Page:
Fortunately, gathering all the information you need is a rather simple process that is done by use of a journal that sits nicely in a menu on the side of the screen, and is accessed with a simple tap of the RB button. In here you can find all the information gathered on your current tenants, as well as who lives in each apartment, any tasks that are currently set, all the government directives, bills paid, and any messages or enquiries you have received, meaning you’ll be able to go about your rather busy schedule without needing to faff around on multiple menu screens.
As mentioned before, all your efforts are rewarded via the means of money and reputation points; two things which are vitally important to the game. Money is used for things such as buying surveillance equipment, electrical and furniture repair kits for the moments in which you’ll need to open up a vacant flat, paying the bills and on the odd occasion paying people by whatever means necessary. Reputation points on the other hand are important as these represent your standing within the building and can be used for personal gain when trying to persuade people around you to do as you want them to do. Of course that may not be the most morally rewarding option, but by now you’ll probably be used to that. Especially given that blackmail is an option if you don’t choose to utilise your reputational powers.
Despite this already being quite a bit to contend with, this is the Complete Edition of Beholder, and that means should you wish to try something a bit different, then the option to jump into the included Blissful Sleep DLC is an option.
In Blissful Sleep, players are taken away from the busy life of Carl Stein and instead get put in to the shoes of Hector Medina – the poor soul/ex-landlord you originally take over from in the base game. You know, the one that I had prematurely judged as he was dragged away by police.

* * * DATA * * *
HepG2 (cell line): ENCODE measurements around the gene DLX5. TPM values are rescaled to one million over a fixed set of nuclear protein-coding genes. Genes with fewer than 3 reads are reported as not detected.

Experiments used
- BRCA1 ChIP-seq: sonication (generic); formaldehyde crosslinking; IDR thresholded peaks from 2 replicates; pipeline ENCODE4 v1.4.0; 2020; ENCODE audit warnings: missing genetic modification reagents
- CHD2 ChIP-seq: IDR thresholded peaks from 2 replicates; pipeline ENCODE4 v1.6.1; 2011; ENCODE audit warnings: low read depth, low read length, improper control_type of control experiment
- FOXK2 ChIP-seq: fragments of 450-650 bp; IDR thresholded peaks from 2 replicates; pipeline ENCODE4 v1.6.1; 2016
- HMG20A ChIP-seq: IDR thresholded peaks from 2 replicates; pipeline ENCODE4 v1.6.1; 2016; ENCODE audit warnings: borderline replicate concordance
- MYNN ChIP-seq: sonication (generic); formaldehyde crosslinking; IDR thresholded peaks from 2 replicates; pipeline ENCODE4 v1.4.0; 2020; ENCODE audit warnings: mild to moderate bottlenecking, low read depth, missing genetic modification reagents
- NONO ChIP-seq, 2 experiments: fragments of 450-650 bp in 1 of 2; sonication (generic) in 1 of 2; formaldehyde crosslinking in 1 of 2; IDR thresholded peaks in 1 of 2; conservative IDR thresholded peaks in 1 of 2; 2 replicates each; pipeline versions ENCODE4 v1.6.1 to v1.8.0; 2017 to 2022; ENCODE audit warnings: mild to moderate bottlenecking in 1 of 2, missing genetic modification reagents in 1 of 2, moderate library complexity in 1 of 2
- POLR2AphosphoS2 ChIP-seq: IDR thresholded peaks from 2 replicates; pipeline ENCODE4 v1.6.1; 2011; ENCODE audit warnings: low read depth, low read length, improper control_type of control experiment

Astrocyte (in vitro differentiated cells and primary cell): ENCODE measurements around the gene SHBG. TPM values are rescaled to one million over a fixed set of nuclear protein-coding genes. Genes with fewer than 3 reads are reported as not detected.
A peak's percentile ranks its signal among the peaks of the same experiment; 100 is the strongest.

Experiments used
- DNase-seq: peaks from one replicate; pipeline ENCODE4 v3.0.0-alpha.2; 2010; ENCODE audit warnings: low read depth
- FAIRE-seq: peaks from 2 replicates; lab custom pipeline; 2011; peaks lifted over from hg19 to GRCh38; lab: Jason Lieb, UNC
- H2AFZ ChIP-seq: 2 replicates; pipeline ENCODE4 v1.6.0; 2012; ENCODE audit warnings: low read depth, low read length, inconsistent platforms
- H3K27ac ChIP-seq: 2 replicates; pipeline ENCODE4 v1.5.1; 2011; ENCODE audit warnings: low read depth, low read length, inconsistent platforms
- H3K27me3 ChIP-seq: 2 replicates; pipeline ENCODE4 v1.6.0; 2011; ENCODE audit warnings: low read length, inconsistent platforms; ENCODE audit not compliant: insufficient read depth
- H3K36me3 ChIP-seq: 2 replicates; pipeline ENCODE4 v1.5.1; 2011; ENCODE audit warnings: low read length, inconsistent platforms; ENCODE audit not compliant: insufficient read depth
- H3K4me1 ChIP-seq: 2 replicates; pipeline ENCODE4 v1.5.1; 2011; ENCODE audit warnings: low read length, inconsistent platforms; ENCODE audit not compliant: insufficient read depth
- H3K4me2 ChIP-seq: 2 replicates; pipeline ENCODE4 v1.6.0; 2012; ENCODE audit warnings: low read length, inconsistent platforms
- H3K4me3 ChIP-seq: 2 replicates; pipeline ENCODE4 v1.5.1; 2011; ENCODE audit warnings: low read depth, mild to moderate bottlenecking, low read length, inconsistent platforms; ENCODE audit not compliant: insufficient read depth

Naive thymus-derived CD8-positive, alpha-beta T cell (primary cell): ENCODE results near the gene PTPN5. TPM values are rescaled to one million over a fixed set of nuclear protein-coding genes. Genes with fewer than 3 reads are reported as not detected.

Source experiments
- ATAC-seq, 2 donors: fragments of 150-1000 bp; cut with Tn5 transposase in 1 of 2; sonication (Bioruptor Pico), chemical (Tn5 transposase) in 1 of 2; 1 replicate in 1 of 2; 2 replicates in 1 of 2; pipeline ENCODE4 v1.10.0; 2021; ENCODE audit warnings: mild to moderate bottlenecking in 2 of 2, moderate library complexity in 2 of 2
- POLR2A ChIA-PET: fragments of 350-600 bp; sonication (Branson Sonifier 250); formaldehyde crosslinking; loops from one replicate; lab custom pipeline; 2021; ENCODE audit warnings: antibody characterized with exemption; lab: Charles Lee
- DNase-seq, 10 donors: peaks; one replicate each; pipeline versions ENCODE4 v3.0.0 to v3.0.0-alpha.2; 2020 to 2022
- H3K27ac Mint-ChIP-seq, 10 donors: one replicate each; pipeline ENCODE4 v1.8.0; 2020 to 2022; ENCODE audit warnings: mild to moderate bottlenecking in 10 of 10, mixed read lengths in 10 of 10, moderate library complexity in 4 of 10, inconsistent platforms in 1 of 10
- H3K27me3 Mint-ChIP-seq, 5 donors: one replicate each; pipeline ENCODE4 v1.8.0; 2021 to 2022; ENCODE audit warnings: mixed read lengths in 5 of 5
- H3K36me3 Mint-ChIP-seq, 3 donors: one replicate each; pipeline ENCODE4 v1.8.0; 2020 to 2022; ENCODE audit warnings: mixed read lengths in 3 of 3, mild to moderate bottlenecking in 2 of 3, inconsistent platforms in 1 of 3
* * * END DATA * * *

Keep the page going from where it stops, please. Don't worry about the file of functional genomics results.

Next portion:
And it is here where you get to see just how unlucky the poor man is. The DLC begins as a bit of a prequel to the main game with players starting out in the familiar apartment complex before receiving a phone call from the ministry congratulating him on his 85th birthday. Due to a new directive enforced upon the land, anyone who reaches the grand age of 85 must make their way to the newly opened Euthanasia Centre within two weeks in order to be put down for a ‘blissful sleep’.
The issue for Hector however is that he isn’t 85, he isn’t even close to 85, and instead the government have recorded his age incorrectly. But despite his pleas, government paperwork is government paperwork and he too is expected to arrive to the centre to be euthanised… it was at this point where I began to feel terrible for my early assumptions.
Throughout the DLC, your main objective is to find a way to help Hector escape from the harsh and upcoming life ending event. Sure, you’ll still have to put time in to helping people and solving issues within the apartment complex, and, much like in the main game, there will still be times you’ll still find yourself unable to please everyone, but with a much larger issue on the horizon, it doesn’t feel quite so morally bankrupt to be selfish this time around. And it’s a lot easier too.
Beholder: Complete Edition is a surprisingly challenging experience, but is still a fantastic game. With new challenges arriving each in-game day, plenty of characters, tough choices and the perfect dark and grubby environment to match the general moral breaking tone of the game, Beholder: Complete Edition provides a rather unique experience and is certainly one that’s worthy of your time and attention.